But is the profit motive of pensions, investment funds and ultimately the companies they invest in likely to override the significance of overarching ESG principles? “Investors need to achieve a balance,” says Steffensen. “They cannot just focus on financial performance any more. It goes beyond ensuring companies are behaving nicely, but also that they are taking advantage of these extra financial aspects [carbon dioxide emissions certificates] and product innovation in terms of environmentally efficient products.”
Johan Frijns, coordinator of Netherlands-based BankTrack, an international network of advocacy NGOs, says that the “honest” banks that led adoption of the Equator Principles have made significant leaps forward in terms of incorporating ESG principles within their business management. “The honest banks have come to the conclusion that profitability and environmental principles are not incompatible,” he says. “Overall it is beneficial to a bank if they take these things on board. They are seen as being responsible, which pays off in terms of client satisfaction and customer reputation.”
Fox believes that the profit motive and ESG principles are becoming more closely aligned. “They used to be separate domains, but with Enron there was a recognition that there were other off-balance-sheet risks that needed to be addressed, including the risks and threats posed by environmental and social issues.” Pointing to the example of the devastating damage wrought by Hurricane Katrina, Fox says environmental and social issues can have a negative impact on a company’s balance sheet. “The physical risks are becoming clearer because of the link between global warming and hurricanes that cause massive property damage,” he says. “That’s helped move this issue out of the investment box into a major financial risk issue.”
Walking the Walk
When it comes to the nuts and bolts of investment or project financing decisions, there is some concern that banks and companies are unlikely to forgo certain deals or projects just because they don’t comply with ESG principles. Paul de Clerck of environmental group Friends of the Earth (FoE) says it is difficult to judge the success of initiatives like the Equator Principles, as there is little information available as to whether banks have adhered to them. “Banks do not disclose when they do not finance a project because of the Equator Principles,” he says, referring to the example of Dutch bank ING Group, which withdrew from a financing deal for a paper mill in Uruguay but did not attribute its decision to the principles. “The problem with the Equator Principles is that there is no monitoring system, which makes it easy for a bank to sign on to it without doing anything,” he adds.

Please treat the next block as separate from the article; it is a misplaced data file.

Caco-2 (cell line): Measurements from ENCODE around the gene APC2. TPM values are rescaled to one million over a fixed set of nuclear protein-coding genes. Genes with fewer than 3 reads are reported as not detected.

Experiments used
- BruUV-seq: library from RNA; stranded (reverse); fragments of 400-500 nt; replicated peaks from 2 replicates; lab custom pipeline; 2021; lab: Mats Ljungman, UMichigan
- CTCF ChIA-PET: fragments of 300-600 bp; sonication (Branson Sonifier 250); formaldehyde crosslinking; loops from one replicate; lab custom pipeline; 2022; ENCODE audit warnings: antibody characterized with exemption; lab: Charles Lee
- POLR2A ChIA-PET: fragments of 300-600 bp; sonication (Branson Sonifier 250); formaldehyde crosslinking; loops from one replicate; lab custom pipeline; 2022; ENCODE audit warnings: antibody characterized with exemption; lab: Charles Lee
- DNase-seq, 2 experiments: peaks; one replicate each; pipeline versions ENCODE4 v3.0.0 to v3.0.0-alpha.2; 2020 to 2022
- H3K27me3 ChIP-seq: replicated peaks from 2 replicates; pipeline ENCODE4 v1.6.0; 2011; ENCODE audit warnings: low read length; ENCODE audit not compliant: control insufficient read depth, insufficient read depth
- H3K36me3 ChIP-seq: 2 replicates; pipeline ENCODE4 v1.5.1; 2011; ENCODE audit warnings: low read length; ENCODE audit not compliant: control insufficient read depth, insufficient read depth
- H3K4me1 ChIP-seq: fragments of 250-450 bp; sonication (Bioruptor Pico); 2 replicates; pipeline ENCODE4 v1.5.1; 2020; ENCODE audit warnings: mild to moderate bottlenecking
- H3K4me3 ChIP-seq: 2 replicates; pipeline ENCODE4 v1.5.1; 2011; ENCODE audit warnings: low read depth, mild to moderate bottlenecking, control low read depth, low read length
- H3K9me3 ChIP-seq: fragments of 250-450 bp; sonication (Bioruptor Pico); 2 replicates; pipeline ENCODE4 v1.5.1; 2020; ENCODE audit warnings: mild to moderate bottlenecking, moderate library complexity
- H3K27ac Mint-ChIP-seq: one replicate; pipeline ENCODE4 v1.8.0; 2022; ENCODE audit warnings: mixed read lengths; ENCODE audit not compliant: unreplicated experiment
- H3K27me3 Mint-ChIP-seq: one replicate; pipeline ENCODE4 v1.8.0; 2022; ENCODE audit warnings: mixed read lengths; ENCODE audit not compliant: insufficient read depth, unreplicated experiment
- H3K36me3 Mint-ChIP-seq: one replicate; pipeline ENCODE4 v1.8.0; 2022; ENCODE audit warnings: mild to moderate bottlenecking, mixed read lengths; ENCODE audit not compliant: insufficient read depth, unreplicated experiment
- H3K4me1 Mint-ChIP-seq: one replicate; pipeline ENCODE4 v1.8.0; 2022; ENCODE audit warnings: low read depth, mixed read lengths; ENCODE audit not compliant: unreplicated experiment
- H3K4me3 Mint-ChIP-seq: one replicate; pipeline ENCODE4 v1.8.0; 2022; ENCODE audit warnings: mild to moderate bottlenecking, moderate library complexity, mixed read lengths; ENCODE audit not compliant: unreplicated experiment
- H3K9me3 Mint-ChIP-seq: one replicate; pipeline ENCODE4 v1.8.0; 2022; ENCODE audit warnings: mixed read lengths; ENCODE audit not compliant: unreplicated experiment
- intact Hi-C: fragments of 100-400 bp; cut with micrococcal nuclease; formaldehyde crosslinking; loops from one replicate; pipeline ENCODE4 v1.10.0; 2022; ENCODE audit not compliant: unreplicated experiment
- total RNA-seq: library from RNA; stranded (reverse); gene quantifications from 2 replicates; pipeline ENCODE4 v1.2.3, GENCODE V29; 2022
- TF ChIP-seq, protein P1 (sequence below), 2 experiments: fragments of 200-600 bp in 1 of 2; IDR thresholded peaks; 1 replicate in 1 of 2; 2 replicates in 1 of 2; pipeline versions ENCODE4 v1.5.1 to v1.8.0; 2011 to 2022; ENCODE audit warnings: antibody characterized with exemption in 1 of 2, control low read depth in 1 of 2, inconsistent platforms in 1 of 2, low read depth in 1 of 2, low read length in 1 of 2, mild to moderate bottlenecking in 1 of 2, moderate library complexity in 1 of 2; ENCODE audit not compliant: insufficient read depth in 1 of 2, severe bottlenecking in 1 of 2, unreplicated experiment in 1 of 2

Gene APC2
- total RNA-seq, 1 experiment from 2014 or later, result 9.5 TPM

De Clerck believes that oil companies such as BP and Shell, which have been associated with environmentally sensitive projects, should not be considered as good opportunities for sustainable investment. But investors are clear that it is not about divesting from companies but instead engaging with them. The Investor Network on Climate Risk’s strategy is more one of “gentle persuasion” such as supporting shareholder resolutions and writing concerned letters to the largest insurance or power companies in the US in an effort to gain wider disclosure of their environmental credentials. This is what Fox terms the “PR effect,” which he says has prompted companies such as GE to re-think their strategies around climate change.
Increasingly, however, it is not just anxiety about investor or reputation risk, but regulatory and legal pressure that may force companies to disclose how they are addressing environmental and social issues. “Climate change has the potential to be the new asbestos,” Fox asserts, alluding to the potential for litigation against those companies that continue to ignore environmental and social issues. A recent seminal study published by Paul Watchman, a partner at US law firm Freshfields Bruckhaus Deringer, concluded that investment firms have a fiduciary responsibility to incorporate ESG issues in their investment decision-making. “Far from preventing the integration of ESG considerations, the law clearly permits, and in certain circumstances requires, that this be done,” Watchman stated at the launch of his study last October.
De Clerck also anticipates future legal action by NGOs against investors whose investment decisions have a negative impact on the environment. “We could see that kind of litigation in the next five years,” he says.